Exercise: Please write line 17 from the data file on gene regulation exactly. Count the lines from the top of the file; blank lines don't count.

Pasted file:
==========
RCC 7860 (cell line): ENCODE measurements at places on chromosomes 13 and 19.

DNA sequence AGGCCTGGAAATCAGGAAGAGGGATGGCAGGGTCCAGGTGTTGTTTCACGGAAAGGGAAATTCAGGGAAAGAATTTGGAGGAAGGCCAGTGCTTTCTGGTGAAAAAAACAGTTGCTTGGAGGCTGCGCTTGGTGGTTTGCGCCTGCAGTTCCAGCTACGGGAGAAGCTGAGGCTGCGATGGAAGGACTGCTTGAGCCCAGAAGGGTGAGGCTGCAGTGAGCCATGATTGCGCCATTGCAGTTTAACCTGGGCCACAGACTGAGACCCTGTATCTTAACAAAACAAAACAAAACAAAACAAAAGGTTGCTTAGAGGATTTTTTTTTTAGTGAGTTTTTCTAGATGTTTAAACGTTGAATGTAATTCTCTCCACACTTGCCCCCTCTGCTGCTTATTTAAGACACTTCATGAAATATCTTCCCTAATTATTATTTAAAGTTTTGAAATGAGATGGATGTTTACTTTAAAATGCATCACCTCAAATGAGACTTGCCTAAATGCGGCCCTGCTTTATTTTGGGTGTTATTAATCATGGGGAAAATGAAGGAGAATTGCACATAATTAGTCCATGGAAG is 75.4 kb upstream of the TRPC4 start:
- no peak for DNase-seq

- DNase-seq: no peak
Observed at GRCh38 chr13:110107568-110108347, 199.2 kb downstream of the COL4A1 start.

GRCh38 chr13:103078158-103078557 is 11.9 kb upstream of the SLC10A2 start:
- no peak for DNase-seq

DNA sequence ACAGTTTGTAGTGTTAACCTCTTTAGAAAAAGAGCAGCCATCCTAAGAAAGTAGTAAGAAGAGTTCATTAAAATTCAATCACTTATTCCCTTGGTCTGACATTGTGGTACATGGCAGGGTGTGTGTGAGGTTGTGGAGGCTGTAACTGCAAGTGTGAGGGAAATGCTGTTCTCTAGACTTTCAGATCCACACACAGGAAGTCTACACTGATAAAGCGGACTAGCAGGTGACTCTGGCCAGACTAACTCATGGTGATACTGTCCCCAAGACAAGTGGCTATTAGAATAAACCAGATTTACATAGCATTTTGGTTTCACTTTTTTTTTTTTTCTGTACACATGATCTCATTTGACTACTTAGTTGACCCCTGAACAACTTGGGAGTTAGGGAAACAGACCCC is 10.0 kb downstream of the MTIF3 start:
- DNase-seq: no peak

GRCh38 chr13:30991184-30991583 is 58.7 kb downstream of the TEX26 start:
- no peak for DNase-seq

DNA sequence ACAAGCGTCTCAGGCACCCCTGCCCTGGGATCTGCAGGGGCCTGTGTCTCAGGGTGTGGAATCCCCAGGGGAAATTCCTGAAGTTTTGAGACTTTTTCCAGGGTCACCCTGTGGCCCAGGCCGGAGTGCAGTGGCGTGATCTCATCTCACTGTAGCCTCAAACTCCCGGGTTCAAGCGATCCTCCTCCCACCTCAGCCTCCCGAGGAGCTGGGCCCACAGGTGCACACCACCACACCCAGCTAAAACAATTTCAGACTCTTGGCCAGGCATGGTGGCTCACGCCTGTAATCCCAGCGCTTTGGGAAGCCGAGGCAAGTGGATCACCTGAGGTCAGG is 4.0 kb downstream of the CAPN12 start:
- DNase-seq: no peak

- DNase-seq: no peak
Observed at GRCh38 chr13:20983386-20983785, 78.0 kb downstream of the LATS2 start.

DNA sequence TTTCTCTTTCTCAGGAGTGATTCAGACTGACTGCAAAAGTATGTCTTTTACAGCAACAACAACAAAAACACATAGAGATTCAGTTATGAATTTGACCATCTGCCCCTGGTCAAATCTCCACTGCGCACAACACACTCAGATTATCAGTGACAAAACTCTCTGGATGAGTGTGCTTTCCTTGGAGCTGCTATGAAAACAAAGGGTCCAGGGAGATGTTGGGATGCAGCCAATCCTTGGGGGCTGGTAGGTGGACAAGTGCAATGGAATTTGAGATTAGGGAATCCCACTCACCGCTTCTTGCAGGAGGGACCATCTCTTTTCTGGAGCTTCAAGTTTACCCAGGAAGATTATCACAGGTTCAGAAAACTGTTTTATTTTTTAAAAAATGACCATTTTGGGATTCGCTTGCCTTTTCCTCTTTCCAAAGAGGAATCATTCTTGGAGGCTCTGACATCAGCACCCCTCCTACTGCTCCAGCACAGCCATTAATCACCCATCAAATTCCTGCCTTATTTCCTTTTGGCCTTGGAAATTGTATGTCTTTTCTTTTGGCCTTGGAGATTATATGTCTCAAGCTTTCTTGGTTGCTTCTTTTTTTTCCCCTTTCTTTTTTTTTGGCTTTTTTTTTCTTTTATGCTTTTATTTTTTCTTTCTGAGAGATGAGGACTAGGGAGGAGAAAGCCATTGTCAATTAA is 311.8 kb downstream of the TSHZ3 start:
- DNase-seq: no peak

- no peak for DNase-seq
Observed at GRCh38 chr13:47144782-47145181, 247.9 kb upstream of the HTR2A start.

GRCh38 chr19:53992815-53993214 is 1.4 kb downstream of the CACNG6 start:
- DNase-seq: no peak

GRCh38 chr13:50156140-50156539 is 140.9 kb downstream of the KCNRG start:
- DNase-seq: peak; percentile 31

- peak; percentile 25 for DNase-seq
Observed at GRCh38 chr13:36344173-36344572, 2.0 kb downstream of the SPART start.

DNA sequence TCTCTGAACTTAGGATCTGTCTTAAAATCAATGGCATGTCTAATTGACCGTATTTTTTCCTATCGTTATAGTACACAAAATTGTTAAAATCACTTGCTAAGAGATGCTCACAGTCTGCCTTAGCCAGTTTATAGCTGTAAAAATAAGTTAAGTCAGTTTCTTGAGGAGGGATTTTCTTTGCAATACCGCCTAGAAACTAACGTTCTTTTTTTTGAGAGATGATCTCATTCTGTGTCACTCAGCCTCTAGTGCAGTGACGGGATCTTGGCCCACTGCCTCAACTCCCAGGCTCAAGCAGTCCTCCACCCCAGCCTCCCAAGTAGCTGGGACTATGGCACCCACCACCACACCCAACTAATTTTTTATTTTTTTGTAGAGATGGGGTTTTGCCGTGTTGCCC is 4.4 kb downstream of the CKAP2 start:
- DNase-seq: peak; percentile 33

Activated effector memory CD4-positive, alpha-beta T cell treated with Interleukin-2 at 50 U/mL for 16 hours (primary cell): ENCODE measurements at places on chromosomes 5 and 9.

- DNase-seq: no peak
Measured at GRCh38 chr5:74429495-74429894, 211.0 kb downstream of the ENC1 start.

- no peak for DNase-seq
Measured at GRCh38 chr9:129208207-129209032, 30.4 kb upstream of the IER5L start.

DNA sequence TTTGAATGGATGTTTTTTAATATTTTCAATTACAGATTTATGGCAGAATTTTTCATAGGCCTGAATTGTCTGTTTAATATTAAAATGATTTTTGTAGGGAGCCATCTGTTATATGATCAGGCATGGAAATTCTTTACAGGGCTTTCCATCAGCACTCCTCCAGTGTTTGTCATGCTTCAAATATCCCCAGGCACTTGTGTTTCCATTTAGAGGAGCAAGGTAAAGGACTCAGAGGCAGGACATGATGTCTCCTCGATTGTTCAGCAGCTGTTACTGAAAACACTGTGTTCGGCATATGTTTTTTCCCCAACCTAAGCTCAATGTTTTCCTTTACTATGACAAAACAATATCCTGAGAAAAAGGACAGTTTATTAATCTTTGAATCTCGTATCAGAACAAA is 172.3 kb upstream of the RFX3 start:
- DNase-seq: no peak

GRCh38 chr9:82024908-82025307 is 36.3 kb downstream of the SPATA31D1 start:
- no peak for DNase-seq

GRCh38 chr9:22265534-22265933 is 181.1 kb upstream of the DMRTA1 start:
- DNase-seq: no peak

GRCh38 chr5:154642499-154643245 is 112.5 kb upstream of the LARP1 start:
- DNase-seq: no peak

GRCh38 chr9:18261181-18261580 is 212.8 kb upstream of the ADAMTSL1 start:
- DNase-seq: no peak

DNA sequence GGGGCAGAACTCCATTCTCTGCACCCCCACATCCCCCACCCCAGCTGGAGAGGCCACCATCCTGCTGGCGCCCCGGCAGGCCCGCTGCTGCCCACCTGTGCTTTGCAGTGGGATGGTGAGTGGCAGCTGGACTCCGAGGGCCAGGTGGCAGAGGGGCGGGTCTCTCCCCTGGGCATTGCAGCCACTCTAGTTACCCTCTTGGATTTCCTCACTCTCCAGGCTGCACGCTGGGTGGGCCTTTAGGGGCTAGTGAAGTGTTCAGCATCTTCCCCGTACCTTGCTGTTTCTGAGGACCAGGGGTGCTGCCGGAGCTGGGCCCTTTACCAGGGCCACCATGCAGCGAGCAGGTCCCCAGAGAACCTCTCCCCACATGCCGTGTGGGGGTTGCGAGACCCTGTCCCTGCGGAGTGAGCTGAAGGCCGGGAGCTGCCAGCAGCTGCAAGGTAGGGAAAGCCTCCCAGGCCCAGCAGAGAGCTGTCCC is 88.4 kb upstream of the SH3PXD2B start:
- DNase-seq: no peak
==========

- DNase-seq: no peak